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Mrs. Laura Jolly, an unsung hero of Black Chicago

Mrs. Jolly lived through dark chapters of African American history yet triumphed as a lifelong educator. It’s important to acknowledge the contributions of our elders who made a difference in their communities and families.

Mrs. Laura Jolly.
Mrs. Laura Jolly. It’s important to acknowledge the contributions of our elders who made a difference, Natalie Moore writes.
Provided photo.

Laura Jolly witnessed poll taxes, Jim Crow and this country’s first Black president in her 103 years.

She died last month, and I like to think of her as an unsung hero of African American history in Chicago. Someone who may not be in textbooks or canonized at elementary school assemblies, but a woman who lived through dark chapters of yesteryear and triumphed with a story to tell.

I met Mrs. Jolly as a little girl attending Crerar Memorial Presbyterian Church in the Chatham neighborhood. She taught me in Sunday School. But more importantly, I always made a point to greet and hug Mrs. Jolly. Young people — well, everyone — loved Mrs. Jolly for her warmth and support. I felt she was proud of me whether in high school, college or my career. Her granddaughter Jaci was my babysitter; my friends and I looked up to her for her style, beauty and her aura of being an “it girl.” She, too, took me under her wing.

I didn’t know the full story of Mrs. Jolly’s life until reading her obituary at Cage Funeral Home in South Shore. I knew she graduated from college and had a master’s degree from the University of Chicago — a feat for a Black woman born in 1918. I knew she was born in Tennessee and her father was committed to Republicans, the party of Abraham Lincoln. She inherited that loyalty until Barack Obama ran for president. I interviewed her about her voting decision and Mrs. Jolly pulled out what I had previously only read about in U.S. history texts — a poll tax receipt. In 1912 and 1913, her father had to pay one dollar to vote. Poll taxes were a legal way to keep African Americans from voting in southern states, despite having the right to vote granted by the 15th Amendment. She saved those racist records.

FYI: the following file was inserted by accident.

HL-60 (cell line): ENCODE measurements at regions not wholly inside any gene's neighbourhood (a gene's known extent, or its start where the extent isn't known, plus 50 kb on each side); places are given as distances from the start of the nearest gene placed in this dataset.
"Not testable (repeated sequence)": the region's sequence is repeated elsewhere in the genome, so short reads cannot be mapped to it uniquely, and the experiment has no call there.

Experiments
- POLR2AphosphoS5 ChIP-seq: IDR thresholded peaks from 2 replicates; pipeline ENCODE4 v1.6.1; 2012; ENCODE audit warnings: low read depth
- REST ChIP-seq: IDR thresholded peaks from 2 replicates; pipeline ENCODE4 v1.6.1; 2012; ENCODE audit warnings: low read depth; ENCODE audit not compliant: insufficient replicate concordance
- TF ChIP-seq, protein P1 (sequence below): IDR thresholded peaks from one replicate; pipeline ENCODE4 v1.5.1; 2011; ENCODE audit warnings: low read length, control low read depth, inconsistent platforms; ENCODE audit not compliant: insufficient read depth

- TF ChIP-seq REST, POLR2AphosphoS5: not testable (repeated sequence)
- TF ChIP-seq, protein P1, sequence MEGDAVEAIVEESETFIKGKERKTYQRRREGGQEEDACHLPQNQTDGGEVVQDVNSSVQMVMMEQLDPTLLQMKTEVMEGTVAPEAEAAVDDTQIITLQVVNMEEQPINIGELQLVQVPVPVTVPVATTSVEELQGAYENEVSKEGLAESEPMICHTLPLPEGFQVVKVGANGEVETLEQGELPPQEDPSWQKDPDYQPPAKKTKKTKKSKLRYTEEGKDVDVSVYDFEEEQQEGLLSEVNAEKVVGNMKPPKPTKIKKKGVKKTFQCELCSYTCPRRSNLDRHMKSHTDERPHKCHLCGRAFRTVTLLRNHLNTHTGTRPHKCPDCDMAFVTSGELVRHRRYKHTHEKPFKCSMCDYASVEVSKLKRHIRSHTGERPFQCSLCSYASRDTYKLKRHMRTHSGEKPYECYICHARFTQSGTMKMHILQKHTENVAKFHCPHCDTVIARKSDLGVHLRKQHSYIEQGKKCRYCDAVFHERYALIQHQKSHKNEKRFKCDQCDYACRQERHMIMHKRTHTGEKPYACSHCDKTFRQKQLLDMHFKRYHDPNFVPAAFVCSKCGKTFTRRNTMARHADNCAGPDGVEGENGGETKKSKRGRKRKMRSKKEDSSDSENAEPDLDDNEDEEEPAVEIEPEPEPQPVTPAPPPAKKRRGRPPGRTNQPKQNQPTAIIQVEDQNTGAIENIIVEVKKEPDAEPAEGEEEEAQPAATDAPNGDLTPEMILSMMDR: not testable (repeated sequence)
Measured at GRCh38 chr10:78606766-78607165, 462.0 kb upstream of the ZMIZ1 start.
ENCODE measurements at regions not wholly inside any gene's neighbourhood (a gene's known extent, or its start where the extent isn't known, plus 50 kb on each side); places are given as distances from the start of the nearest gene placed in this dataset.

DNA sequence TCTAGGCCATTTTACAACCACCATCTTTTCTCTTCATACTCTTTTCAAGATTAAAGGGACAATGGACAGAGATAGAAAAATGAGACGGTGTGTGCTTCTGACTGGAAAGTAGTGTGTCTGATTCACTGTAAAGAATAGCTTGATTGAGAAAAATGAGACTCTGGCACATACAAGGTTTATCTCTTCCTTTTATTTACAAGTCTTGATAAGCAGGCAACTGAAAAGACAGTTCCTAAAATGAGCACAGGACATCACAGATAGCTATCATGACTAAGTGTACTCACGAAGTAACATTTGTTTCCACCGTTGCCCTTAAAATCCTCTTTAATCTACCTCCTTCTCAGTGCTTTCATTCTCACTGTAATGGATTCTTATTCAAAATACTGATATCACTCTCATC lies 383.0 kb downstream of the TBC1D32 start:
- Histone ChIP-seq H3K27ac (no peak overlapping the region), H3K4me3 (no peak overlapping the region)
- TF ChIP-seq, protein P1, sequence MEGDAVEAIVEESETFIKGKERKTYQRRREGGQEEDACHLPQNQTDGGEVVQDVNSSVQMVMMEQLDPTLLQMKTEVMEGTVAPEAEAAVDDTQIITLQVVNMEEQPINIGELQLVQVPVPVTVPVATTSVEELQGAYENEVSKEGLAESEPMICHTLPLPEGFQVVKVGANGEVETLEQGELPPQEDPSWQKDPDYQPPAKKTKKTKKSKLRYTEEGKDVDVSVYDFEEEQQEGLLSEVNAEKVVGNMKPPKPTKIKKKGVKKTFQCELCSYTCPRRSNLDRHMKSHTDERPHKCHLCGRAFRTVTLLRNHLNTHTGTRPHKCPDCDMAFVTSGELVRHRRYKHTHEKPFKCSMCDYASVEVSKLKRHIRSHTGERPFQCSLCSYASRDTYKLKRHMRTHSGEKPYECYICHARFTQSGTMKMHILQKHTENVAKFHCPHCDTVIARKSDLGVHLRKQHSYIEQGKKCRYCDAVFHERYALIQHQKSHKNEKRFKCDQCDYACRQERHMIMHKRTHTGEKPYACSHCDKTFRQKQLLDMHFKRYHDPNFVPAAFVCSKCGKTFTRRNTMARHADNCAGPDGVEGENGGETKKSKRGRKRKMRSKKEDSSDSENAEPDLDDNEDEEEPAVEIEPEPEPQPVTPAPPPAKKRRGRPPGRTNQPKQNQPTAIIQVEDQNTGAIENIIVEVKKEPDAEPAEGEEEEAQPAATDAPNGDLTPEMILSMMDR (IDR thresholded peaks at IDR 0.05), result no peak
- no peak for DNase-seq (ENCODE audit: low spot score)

Mrs. Jolly moved to the big city, Birmingham, at 11 years old, after her father died. She attended Alabama State University, a historically Black college, and pledged Alpha Kappa Alpha Sorority, Inc. She lived long enough to see her great-granddaughter be a fourth generation AKA. Mrs. Jolly taught in the Birmingham public school system. She married and moved to Chicago and received a degree in supervision and administration from the University of Chicago in 1945. But the couple briefly returned to Alabama, and Mrs. Jolly taught at her alma mater in the education department because she was committed to the uplift of Black people. Her young students included future civil rights leader Ralph Abernathy, Illinois Secretary of State Jesse White and Mayor Eugene Sawyer.

An education journey that never stopped

The Jollys returned to Chicago in the early 1950s, settling in Chatham just as white flight transformed the neighborhood into a Black working- and middle-class enclave. She pushed education and experiences in her family. Her daughter Delia, at age 16, integrated Briarcliff College in upstate New York. Mrs. Jolly loved to travel and visited every continent except Antarctica. She took Jaci to the Caribbean, to Africa and Broadway.

When I read those details, I elbowed my mother jokingly to see where she plans to take my little daughter on vacation.

After a career as a teacher and administrator in Chicago Public Schools, Mrs. Jolly retired. But her own education journey didn’t stop. At age 64, she earned a law degree.

A week before she died, I called Jaci, who, even though is a big sister, has transitioned into a peer as I have aged. Jaci happened to be with her grandmother and told her “Natalie is on the phone. Do you know who she is?” Mrs. Jolly, her voice weakened but mind ever sharp, replied, “Yes, I know her. I taught her.” I heard a hint of “duh, Jaci” in her voice. I told her happy belated birthday.

Living to 103 is rare, but our communities are full of elders who made differences on their blocks, in classrooms or in families. It’s important to acknowledge their contributions and lived experiences. Even if they aren’t in history books.

Natalie Moore is a reporter for WBEZ.

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